Emirates prepares for global distribution of COVID-19 vaccine

By Rahul Vaimal, Associate Editor
Emirates
Representational Image

Emirates Airlines, the largest airline and flag carrier in the UAE is getting ready to distribute COVID-19 vaccines worldwide. This includes the Pfizer shot that has been claimed to be more than 90 percent effective against coronavirus.

President of the Dubai-based airline, Tim Clark said that Emirates is working on transporting Pfizer’s vaccine in special containers on its flights.

He said that the carrier has all the facility required to store the frontrunner vaccine below -70 degree Celsius, which is integral for its optimal performance.

Tim Clark
Tim Clark
President
Emirates Airlines

“We’re working on trying to move this Pfizer vaccine in specially designed containers on our planes, in our holds, and in the cabins, and keeping them at that level through the distribution point. We have the chillers, we have the freezers, we have the logistical control for the airline to get these vaccines into multiple parts of the world where others cannot. The industry is trying to establish best practice involving the third-party supply chain and this logistical exercise, to ensure we get them (vaccines) to the markets that need them so badly, and basically, that’s the whole planet.”

He said that the Pfizer vaccine will have a positive effect on the aviation industry’s recovery and the global economy as a whole. He further added that he is fully optimistic that all the challenges in transporting vaccines can be overcome.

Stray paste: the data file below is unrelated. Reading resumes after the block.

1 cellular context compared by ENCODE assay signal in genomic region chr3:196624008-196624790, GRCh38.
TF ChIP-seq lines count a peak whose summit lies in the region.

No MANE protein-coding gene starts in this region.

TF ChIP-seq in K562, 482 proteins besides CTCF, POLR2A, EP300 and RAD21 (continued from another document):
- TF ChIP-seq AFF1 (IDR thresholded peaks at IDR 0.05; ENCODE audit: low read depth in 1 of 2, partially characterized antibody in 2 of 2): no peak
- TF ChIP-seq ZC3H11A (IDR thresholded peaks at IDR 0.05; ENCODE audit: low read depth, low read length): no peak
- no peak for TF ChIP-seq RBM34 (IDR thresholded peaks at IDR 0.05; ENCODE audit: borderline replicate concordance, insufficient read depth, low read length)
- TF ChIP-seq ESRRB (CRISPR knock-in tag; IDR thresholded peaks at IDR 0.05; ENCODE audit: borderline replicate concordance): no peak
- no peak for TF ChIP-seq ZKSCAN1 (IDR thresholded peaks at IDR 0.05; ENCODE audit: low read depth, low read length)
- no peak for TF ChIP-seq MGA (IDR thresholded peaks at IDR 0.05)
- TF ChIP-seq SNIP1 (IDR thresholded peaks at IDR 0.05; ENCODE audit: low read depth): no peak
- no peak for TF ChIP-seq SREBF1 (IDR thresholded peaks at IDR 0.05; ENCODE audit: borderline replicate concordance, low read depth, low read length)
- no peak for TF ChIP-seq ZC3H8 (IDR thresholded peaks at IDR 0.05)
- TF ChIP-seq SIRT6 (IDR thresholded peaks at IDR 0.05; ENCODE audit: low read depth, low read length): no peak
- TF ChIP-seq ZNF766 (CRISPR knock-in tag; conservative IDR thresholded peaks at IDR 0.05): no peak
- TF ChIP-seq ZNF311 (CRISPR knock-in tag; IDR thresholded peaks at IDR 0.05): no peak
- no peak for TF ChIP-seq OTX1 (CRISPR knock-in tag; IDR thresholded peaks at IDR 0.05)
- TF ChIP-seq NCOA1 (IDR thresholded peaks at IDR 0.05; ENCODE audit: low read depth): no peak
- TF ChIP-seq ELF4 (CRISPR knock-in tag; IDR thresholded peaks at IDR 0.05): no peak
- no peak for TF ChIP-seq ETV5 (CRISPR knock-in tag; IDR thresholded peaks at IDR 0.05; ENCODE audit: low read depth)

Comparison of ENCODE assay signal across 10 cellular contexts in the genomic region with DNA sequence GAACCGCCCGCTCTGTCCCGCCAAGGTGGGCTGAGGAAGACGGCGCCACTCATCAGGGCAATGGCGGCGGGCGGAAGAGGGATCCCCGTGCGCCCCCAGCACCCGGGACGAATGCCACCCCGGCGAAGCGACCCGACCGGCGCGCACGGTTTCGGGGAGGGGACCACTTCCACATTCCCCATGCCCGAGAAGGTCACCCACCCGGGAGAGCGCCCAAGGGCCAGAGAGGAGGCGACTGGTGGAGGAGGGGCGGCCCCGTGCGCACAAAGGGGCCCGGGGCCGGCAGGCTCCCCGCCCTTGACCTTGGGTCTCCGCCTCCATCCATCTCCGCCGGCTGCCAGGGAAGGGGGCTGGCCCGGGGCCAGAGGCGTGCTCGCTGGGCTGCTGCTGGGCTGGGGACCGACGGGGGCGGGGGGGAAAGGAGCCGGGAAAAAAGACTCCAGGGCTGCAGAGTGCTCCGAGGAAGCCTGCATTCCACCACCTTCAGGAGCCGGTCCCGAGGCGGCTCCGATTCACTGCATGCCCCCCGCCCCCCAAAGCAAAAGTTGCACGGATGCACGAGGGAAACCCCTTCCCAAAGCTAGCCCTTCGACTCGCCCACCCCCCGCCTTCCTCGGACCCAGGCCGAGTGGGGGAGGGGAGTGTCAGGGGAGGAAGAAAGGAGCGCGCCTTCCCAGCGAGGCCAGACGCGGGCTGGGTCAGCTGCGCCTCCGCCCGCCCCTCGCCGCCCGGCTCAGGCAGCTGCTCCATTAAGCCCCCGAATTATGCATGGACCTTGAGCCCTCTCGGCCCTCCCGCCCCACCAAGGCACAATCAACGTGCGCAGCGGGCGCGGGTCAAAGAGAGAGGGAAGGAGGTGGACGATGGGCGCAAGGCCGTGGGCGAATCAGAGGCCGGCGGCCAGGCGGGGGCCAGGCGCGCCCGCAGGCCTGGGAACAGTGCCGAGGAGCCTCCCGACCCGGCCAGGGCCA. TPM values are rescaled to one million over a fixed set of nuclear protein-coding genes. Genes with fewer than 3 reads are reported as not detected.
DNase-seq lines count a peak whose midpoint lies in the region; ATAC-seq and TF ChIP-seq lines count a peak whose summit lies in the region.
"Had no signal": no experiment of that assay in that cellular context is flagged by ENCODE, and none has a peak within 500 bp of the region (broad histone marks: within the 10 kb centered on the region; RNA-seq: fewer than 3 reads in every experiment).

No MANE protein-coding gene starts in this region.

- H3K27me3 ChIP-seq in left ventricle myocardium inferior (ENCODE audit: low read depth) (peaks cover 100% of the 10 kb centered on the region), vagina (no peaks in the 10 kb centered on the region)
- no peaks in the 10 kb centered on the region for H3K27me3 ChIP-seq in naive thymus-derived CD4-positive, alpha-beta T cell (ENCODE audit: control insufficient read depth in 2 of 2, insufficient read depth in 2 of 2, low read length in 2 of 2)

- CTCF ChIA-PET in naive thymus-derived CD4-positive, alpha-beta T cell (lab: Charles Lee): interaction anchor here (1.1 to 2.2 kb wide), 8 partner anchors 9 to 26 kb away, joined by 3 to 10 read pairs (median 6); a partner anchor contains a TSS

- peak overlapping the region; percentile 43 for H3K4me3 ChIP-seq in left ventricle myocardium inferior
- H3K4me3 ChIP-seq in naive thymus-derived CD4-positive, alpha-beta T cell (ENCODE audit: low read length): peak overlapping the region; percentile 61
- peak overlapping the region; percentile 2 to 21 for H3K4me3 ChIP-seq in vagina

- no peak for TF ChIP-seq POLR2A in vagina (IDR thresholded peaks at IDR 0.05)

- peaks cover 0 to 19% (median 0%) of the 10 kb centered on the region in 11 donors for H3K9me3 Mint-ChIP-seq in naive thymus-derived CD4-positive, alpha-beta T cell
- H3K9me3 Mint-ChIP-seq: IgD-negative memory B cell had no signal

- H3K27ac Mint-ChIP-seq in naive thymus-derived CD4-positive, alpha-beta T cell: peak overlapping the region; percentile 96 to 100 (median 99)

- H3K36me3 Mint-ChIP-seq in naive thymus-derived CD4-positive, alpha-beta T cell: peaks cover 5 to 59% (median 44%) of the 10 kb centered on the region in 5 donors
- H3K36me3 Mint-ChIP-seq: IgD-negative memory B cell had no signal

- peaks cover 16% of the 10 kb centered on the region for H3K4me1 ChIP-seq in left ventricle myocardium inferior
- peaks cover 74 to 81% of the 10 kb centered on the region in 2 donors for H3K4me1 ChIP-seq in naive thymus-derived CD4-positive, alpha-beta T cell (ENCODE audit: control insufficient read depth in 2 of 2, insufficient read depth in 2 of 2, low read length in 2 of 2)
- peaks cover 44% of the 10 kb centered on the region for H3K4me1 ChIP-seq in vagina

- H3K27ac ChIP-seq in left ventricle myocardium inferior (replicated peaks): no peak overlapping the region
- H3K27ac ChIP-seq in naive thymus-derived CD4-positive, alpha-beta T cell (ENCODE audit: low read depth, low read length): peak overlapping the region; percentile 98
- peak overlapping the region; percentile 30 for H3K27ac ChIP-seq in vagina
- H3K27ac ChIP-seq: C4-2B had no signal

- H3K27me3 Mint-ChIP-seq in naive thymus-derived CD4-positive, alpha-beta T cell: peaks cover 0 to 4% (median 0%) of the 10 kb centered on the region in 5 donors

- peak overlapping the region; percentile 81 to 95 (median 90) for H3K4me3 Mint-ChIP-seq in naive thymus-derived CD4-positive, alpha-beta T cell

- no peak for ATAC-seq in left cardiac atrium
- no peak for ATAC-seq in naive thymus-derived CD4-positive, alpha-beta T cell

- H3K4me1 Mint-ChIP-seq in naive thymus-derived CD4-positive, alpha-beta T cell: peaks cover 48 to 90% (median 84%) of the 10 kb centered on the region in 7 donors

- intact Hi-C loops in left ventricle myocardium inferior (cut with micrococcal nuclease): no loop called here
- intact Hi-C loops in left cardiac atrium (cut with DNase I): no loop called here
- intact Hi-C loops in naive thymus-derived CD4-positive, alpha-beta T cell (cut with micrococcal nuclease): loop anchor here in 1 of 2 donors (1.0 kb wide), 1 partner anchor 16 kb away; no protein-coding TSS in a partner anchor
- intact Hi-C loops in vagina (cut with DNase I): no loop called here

“Emirates is best placed to undertake this logistical challenge. There is a global imperative to get this done,” he added.

US-based multinational pharmaceutical corporation, Pfizer said last week that its experimental vaccine has been more successful than the others in the vaccine competition. It appeared that the vaccine, developed in collaboration with BioNTech, is safe and its manufacturers are expected to seek US approval for emergency use by December.

Russia also reported that its Sputnik-V vaccine has achieved 92 percent effectiveness in phase 3 trials, just days after Pfizer made its announcement.

The International Air Transport Association (IATA) said in September that the equivalent of 8,000 Boeing 747 aircraft will be needed to deliver vaccines worldwide after the vaccines have been approved for use by regulatory authorities and the World Health Organization (WHO).

IATA is coordinating with airlines, airports and governments for a major global airlift initiative. The program is based on the assumption that a person needs only one dose.

“Safely delivering COVID-19 vaccines will be the mission of the century for the global air cargo industry. But it won’t happen without careful advance planning,” said Alexandre de Juniac, chief executive at IATA.

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